U.S. Securities and Exchange Commission
Litigation Release No. 18705 / May 12, 2004
SECURITIES AND EXCHANGE COMMISSION v. PREMIER MARKETING & INVESTMENTS, INC. and NICHOLAS ROBLEE a/k/a NICHOLAS RICHMOND, Civil Action No. CV 03-0342 RGK (JTLx) (C.D. Cal.)
UNITED STATES OF AMERICA v. NICHOLAS A. ROBLEE a/k/a NICHOLAS A. RICHMOND, Criminal Action No. CR 03-322(A)-LGB (C.D. Cal.)
SOUTHERN CALIFORNIA MAN PLEADS GUILTY TO OPERATING PRIME BANK SCHEME
On May 3, 2004, Nicholas Roblee, the head of a phony investment firm who ran a "prime bank" scheme that fraudulently raised more than $4 million from investors across the United States, pleaded guilty to eight felony counts -- four counts of wire fraud and four counts of money laundering - in an action brought by the United States Attorney for the Central District of California. Roblee, who was the president of Los Angeles-based Premier Marketing & Investments, Inc., is scheduled to be sentenced on September 13. Roblee, age 35, a resident of Encino, California, also uses the name Nicholas Richmond.
Previously, the Securities and Exchange Commission filed an emergency civil injunctive action against Roblee and Premier on January 14, 2003, charging them with violating the registration and antifraud provisions of the federal securities laws. On January 15, 2003, the Court issued a temporary restraining order as to Roblee and Premier, as well as orders freezing their assets, prohibiting the destruction of documents, granting expedited discovery, and for an accounting. On January 23, 2003, the Court issued an order preliminarily enjoining Roblee and Premier from violating the registration and antifraud provisions, and continuing the other orders issued on January 15, 2003.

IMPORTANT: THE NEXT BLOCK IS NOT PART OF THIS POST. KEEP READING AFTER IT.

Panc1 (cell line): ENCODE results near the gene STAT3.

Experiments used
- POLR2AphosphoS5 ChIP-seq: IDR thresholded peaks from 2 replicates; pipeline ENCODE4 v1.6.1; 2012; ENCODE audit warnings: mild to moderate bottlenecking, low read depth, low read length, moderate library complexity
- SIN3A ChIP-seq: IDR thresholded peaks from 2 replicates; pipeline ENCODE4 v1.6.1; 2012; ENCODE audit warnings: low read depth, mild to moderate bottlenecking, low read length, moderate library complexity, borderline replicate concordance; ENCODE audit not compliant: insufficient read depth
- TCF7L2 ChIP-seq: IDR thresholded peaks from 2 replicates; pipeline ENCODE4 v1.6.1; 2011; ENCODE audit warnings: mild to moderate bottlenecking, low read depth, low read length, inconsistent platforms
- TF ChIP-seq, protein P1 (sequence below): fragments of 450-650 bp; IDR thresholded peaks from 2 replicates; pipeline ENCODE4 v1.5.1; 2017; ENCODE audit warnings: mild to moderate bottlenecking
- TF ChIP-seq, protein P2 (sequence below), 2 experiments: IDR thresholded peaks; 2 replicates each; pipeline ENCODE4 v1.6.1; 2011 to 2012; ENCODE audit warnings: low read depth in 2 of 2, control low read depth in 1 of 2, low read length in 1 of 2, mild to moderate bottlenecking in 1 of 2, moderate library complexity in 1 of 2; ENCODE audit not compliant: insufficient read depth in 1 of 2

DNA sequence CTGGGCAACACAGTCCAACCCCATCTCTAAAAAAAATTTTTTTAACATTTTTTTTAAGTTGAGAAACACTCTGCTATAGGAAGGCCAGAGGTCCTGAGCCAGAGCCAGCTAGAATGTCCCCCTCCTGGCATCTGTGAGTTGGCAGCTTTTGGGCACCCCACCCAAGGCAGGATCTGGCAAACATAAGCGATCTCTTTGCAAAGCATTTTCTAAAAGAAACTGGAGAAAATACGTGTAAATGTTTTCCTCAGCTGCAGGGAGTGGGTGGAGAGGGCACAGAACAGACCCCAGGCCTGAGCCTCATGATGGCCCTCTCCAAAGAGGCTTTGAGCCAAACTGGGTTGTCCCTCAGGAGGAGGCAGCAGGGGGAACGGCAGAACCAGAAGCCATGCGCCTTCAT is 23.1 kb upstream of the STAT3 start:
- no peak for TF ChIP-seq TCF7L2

In its complaint, the Commission alleged that the defendants had raised about $4.5 million by representing to investors that they would invest their monies in a variety of "high-yield" investment programs involving, among other things, short-term promissory notes, real estate-related bridge loans, and the purchase and sale of precious metals; that these programs would generate returns of up to 200% per month; and that investor funds would remain at all times in a "trust account" and never be put at risk. In reality, Roblee used investor monies to pay for Premier's operating expenses and his personal living expenses, to finance adult film productions and an adult-content website, and to make returns of purported profits and principal to Premier investors.
On September 24, 2003, a default judgment was entered against Premier in the Commission's civil action, permanently enjoining Premier from violating the registration and antifraud provisions and ordering it to disgorge $4,497,451 plus prejudgment interest. The Commission's civil action against Roblee remains pending.